The Competition Bureau published a white paper in Fall 2014 discussing how it intends to consider patent litigation settlements in the future, particularly in the pharmaceutical sector. Entitled Patent Litigation Settlement Agreements: A Canadian Perspective,1 the white paper canvasses a variety of competition law issues that have arisen, notably, in the United States in the context of patent settlements, and discusses how the Competition Bureau may react to similar developments in Canada.
Generally, the United States Federal Trade Commission ("FTC") has taken the position that American antitrust laws are not violated by settlement agreements that merely set a date for a generic pharmaceutical manufacturer's market entry. Pay-for-delay agreements (where a brand pharmaceutical company pays the generic pharmaceutical company to delay market entry), on the other hand, can align the interests of brand and generic competitors, and can be seen to violate U.S. antitrust laws.
In Canada, under the Patented Medicine (Notice of Compliance) Regulations, a generic company can seek damages – referred to as section 8 damages – from a brand company for its losses resulting from being kept off the market by virtue of the 24 month stay provided under the regulatory framework. The situation with respect to settlements relating to section 8 damages has been less clear than the U.S. FTC's approach. Where a pay-for-delay agreement involves a payment that is greater in value than the generic's potential section 8 damages, it is likely that the Competition Bureau will now view the agreement as anti-competitive. However, where the payment has less value than the section 8 damages, a more detailed consideration of all of the circumstances will be required to determine the impact on competition.
Three Competition Act provisions will be relevant to the Competition Bureau's section 8 damages analysis. Section 45, the criminal provision, can apply to pay-for-delay agreements, and the Competition Bureau opines in its white paper that a "payment" can take many forms, including "cash, a promise not to launch an authorized generic, or provision of services". Sections 79 and 90.1 of the Competition Act, the civil abuse of dominance and competitor agreement prohibition provisions, may be triggered by intellectual property settlement agreements that substantially prevent or lessen competition. "If, but for the settlement, the parties would have been likely to compete, disciplining the exercise of market power and leading to lower cost alternatives for consumers, the settlement may be found to be causing" a substantial prevention or lessening of competition. Considering the civil provisions of the Competition Act in the context of PM(NOC) proceedings, the Competition Bureau suggests it is more likely to conclude that the agreement substantially prevents or lessens competition if the value of the brand's payment exceeds the total of the section 8 damages and the brand's actual litigation costs.2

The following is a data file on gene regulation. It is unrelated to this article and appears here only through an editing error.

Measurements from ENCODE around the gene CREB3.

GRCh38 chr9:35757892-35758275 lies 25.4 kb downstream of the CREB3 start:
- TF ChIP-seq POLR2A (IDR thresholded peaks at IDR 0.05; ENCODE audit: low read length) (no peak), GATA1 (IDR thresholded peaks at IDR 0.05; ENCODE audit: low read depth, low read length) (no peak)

The Competition Bureau has, it should be noted, already been monitoring the pharmaceutical industry for potential anticompetitive conduct. In 2012, for example, the Bureau began investigating Alcon Canada Inc. for abuse of dominance in an alleged product switching scheme. The Competition Bureau was concerned that Alcon may have intentionally disrupted the supply of Patanol, which is used to treat conjunctivitis, in order to force consumers to start using a newer Alcon drug that was protected under another patent. Ultimately, the Bureau dropped its inquiry in March of 2014, and no findings of wrongdoing were made. In a statement about the inquiry released after the investigation was dropped, the Bureau warned:
Strategies that include supply disruptions for the purpose of forcibly switching demand, including terminating, repurchasing or recalling market supply or any other attempt to frustrate supply of a product under patent challenge by potential generic drug competitors, are likely to raise concerns of an abuse of dominance.3
Although anti-competitive settlement agreements seem to have been less prevalent in Canada than other jurisdictions, given the recent publication of the white paper, the Alcon investigation, and the Competition Bureau's "keen interest in patent litigation settlement agreements between brand and generic drug manufacturers", special consideration should be given to intellectual property litigation settlement agreements in the pharmaceutical sector to ensure they are compliant with Canadian competition law.
1 Patent Litigation Settlement Agreements: A Canadian Perspective (White Paper released at the Global Antitrust Institute, George Mason University School of Law Conference: Global Antitrust Challenges for the Pharmaceutical Industry, 23 September 2014), published online: Competition Bureau Technical Guidance Document http://www.competitionbureau.gc.ca/eic/site/cb-bc.nsf/eng/03816.html .
2 This and the preceding paragraphs summarize the position advocated in the Patent Litigation Settlement Agreements white paper.
3 Competition Bureau, Position Statement, "Competition Bureau Statement Regarding the Inquiry into Alleged Anti-Competitive Conduct by Alcon Canada Inc." (13 May 2014) online: Competition Bureau Media Centre http://www.competitionbureau.gc.ca/eic/site/cb-bc.nsf/eng/03686.html .
Previously published in the April 2015 edition of the Toronto Law Journal
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